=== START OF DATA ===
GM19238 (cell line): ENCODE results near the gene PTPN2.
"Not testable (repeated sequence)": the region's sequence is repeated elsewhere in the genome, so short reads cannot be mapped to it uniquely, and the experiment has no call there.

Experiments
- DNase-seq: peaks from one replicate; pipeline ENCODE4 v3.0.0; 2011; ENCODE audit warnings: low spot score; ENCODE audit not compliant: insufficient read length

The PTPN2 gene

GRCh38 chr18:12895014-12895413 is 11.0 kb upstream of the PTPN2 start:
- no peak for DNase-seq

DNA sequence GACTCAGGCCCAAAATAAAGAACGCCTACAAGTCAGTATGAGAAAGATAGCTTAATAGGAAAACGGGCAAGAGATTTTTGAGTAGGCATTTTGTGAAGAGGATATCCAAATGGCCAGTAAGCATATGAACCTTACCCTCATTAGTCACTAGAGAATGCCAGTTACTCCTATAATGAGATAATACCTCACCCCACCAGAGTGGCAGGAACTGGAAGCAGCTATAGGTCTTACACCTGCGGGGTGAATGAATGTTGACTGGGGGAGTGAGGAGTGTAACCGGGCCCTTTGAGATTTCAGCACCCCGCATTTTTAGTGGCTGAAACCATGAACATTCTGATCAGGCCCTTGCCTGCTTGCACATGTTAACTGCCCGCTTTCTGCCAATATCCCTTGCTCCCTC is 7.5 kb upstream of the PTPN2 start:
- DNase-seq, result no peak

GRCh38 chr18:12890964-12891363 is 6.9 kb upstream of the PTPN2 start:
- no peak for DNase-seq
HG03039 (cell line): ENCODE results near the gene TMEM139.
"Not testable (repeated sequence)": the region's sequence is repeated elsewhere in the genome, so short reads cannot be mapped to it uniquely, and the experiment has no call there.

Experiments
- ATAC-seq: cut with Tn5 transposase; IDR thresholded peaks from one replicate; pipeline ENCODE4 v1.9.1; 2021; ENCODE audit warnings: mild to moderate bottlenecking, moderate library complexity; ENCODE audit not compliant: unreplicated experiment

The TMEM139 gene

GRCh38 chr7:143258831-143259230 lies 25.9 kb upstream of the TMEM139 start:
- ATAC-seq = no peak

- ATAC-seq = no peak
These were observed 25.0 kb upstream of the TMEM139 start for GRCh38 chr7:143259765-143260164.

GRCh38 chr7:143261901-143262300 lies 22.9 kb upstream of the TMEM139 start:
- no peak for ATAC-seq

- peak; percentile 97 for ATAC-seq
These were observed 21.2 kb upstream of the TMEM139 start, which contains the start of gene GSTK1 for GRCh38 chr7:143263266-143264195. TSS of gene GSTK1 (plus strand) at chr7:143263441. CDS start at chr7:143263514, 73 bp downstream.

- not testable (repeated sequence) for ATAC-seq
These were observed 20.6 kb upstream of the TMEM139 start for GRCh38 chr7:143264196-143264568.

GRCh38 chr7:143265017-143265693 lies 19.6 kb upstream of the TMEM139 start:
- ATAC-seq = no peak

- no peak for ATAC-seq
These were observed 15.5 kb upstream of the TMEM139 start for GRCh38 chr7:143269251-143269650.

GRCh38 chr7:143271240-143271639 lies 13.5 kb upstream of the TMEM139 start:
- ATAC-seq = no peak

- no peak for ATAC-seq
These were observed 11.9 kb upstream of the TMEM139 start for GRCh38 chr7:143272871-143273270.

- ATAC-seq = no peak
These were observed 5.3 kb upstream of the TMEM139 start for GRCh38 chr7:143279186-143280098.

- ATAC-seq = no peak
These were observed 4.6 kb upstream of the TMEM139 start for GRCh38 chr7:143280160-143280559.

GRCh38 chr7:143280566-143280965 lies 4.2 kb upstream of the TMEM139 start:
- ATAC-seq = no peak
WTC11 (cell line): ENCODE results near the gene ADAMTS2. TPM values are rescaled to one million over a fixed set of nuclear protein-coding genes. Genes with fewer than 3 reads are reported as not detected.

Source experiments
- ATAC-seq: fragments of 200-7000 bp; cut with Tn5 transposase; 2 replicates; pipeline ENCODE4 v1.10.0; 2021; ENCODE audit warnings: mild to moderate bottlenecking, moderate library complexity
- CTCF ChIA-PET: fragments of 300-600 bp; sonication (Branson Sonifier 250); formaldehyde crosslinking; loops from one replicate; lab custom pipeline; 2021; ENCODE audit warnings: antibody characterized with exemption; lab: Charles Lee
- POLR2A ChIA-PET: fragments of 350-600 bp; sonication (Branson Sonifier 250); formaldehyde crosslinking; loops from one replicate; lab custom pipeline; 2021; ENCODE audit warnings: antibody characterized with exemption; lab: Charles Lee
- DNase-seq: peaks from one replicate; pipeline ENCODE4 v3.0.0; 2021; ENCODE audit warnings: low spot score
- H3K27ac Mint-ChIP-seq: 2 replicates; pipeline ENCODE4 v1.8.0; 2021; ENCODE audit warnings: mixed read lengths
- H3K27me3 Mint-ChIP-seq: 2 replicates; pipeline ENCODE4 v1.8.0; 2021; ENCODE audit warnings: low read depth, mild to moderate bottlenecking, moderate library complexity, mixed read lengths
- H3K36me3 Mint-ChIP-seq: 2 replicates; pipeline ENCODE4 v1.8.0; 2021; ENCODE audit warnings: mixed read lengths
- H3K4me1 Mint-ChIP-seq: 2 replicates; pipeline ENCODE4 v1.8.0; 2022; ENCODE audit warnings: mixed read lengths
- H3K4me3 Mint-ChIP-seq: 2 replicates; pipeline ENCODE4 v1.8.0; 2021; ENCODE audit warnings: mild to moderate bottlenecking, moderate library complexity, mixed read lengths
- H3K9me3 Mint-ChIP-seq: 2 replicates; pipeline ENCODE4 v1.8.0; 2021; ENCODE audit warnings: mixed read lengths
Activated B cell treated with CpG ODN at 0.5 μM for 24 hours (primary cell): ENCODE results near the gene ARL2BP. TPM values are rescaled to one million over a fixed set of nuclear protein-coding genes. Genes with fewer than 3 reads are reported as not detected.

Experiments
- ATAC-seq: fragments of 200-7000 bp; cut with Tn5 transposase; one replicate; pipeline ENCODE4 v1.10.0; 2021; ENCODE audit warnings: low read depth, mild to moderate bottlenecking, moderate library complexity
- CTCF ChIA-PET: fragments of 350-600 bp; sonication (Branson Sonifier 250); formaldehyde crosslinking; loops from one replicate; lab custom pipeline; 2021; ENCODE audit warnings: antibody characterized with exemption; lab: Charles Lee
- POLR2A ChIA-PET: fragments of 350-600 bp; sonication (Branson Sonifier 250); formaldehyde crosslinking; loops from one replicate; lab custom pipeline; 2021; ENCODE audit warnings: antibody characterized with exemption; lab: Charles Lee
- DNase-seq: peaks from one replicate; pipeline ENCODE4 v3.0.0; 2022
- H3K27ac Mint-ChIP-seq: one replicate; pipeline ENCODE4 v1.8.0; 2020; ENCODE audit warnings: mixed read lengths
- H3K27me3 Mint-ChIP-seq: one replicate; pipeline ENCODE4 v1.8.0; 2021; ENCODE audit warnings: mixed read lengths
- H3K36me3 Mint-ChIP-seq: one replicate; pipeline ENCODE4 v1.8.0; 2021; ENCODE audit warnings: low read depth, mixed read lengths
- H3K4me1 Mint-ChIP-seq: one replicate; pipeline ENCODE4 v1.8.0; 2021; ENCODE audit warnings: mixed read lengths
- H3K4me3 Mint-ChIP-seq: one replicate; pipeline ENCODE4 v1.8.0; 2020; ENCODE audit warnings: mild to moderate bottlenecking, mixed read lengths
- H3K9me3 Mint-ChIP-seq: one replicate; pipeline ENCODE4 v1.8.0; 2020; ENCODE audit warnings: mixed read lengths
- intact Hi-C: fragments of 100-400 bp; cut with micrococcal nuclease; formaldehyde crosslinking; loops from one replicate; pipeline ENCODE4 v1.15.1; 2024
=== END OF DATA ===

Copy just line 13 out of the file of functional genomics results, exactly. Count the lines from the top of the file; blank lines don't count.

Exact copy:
"Not testable (repeated sequence)": the region's sequence is repeated elsewhere in the genome, so short reads cannot be mapped to it uniquely, and the experiment has no call there.